Your Story III: Macbeth

This is the fourth entry in the “Your Story” series – I know my numbering is off. What this is all about, can be read here. I won’t deny that this challenge was a little bit more difficult. My first thoughts were about a re-telling of Macbeth, but apparently that wasn’t what was requested. Instead, it is a story that focuses just on the three characters named. I’m not sure whether it can really compete with Shakespeare’s Macbeth, but I hope you like it anyway.

What I got:

Having seen you succeeding in such a way, the next challenge will be the characters of a well known play. Can you rewrite the story in the people’s minds?

Language: English

Genre: Drama

Elements: Duncan, Macbeth and Lady Macbeth


The story idea:

In the late 14th century, Scotland mostly defines itself by being “not England”. The national identity rests on this simple fact and allows every Scot to be proud of not being ruled by the English kings. But the dynasty of the Scottish kings is the only thing that stands between Scotland and English rule, for everyone knows that only the king’s line stops the rival factions in Scotland from quarrelling – and those inner struggles would certainly lead to another English invasion.

King Robert III knows all this. And since he is getting old and his time on this earth is limited, he must make sure that his only son, Macbeth, will be able to be as strong a ruler as he was. But Macbeth has little interest in ruling the country. He has had a happy youth and has grown extremely attached to his childhood friend Duncan. More attached, in fact, than is suitable for an heir to the throne. Not only is Duncan his best friend and only confidante, he is also Macbeth’s lover. The king and his court know this, although everyone pretends to be unaware of the crown prince’s sexual orientation.

Because King Robert III knows that his line must not fail, he consults with his son about the matter. Despite all his flaws (i.e. his disinterest in governing the country), Macbeth is not an unreasonable man and certainly not stupid. He understands his father and his wish that he should find a woman to marry, so that nobody would doubt his suitability as a king. And as luck has it, a woman of some social standing in the land is willing to enter into the charade and marry Macbeth. She is the only daughter of the King’s eldest friend and has always had a soft spot in her heart for Macbeth, who is an exemplary gentleman in every way.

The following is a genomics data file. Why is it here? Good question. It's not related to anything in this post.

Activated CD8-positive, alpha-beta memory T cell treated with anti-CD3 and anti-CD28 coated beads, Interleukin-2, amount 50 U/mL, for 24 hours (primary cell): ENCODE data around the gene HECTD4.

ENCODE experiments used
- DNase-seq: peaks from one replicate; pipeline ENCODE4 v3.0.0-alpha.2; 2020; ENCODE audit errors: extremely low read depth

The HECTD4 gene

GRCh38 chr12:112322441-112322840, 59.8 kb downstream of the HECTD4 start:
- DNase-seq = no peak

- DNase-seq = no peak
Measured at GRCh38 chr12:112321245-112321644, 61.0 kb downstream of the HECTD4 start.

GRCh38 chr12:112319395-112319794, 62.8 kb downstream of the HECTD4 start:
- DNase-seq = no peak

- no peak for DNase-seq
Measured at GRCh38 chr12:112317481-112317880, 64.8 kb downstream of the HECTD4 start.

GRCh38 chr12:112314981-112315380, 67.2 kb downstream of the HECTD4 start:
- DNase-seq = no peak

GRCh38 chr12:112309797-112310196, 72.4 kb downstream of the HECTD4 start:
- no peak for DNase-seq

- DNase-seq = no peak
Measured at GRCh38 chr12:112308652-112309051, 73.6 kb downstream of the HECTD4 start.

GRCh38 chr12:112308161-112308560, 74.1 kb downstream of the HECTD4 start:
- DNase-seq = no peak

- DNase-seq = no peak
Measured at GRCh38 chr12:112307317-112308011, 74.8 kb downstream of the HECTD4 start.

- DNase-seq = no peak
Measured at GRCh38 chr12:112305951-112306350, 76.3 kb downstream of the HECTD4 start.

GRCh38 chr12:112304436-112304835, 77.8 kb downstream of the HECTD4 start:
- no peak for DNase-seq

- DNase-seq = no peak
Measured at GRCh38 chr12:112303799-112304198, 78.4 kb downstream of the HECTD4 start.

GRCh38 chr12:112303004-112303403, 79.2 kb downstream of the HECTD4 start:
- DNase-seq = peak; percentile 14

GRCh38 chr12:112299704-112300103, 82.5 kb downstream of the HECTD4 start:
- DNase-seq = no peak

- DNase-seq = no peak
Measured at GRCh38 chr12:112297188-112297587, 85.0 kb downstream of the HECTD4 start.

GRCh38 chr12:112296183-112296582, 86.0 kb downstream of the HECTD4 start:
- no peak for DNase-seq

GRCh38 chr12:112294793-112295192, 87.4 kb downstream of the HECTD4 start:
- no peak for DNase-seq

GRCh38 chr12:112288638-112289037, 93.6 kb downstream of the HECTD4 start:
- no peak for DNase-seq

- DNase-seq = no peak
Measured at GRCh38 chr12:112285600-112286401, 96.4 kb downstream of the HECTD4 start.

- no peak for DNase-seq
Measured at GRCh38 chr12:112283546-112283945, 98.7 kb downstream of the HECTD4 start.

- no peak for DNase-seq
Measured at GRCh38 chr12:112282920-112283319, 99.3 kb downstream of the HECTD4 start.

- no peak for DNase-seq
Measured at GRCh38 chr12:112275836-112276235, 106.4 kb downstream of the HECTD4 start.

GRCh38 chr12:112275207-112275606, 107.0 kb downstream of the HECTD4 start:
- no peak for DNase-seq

And so not long after the decision is reached, she becomes Lady Macbeth and trouble seems to be stopped. Duncan serves the crown prince and secretly shares his bed, while the marriage stems the rumours of Macbeth sexuality. For a while, everything seems to be working out perfectly.

But when King Robert III is on his deathbed, he confronts Macbeth with what he always knew had to be done. Macbeth must sire a child, or else the line of Scottish kings will come to a premature end. This revelation, as expected as it was, plunges Macbeth into emotional turmoil. He considers his opinions and doesn’t like any of them. He doesn’t want to injure Duncan’s trust and their relationship by laying with Lady Macbeth and siring an heir to the throne. But he also doesn’t want another man to become father to the next king – he also doesn’t know what Lady Macbeth, who so far has played her role exemplary, would think of this suggestion.

When the old King dies and Macbeth succeeds him on the throne, he still has found no solution to his problem. But he knows that it was high time he had an heir, because doubt about his person has once again crept up. In his trouble, he decides to speak with Lady Macbeth first, being too afraid to raise the issue with Duncan. Lady Macbeth has already anticipated the situation and declares that her undying devotion to the King would lead her to go along with whatever plan he makes. This being not very helpful, Macbeth spends weeks brooding over the issue, thereby slowly alienating Duncan, because he won’t tell him what is on his mind. In the end he decides to make sure to continue the royal lineage himself and for a couple of months he returns to his old, merrier self.

But when Duncan finds out about Lady Macbeths pregnancy, he is shocked by Macbeth’s betrayal. Angrily he confronts him, but Macbeth’s logical reasoning does not reach him. He is outraged and states that there can be no reconciliation. On the next day, he has left the royal castle.

Macbeth once more starts to brood. He misses Duncan terribly and at first spends whole weeks looking for him all over Scotland, always leaving on some pretext. But when months pass and there is no sign of Duncan, he spends more and more time alone, shut up in his bedroom and simply refusing to go about his duties. Not even the birth of his son, who is named after his grandfather, can cheer him up. Years go by and the only reason that Scotland does not fall to English rule is the artful ruling by Lady Macbeth. In her husband’s withdrawal, she has taken up the reign of ruler more and more. Together with many advisors she manages to deceive everyone into believing that Macbeth is still the good king he once was. And slowly young Robert grows up.

One fateful night, Duncan returns to the castle. He once again confronts Macbeth with his treachery and accuses him of ruining his life. But while Macbeth hopes for the best, Duncan kills himself during the next night. The King is grieved beyond belief and not long after this also takes his own life, leaving his underage son and faithful wife to deal with the issues of Scotland.

Tags: , , , , , , , , , , , , ,

One Response to “Your Story III: Macbeth”

  1. Martin sagt:

    what should I say more than: awesome! Now I’m convinced that you ARE the master of story-telling.

Leave a Reply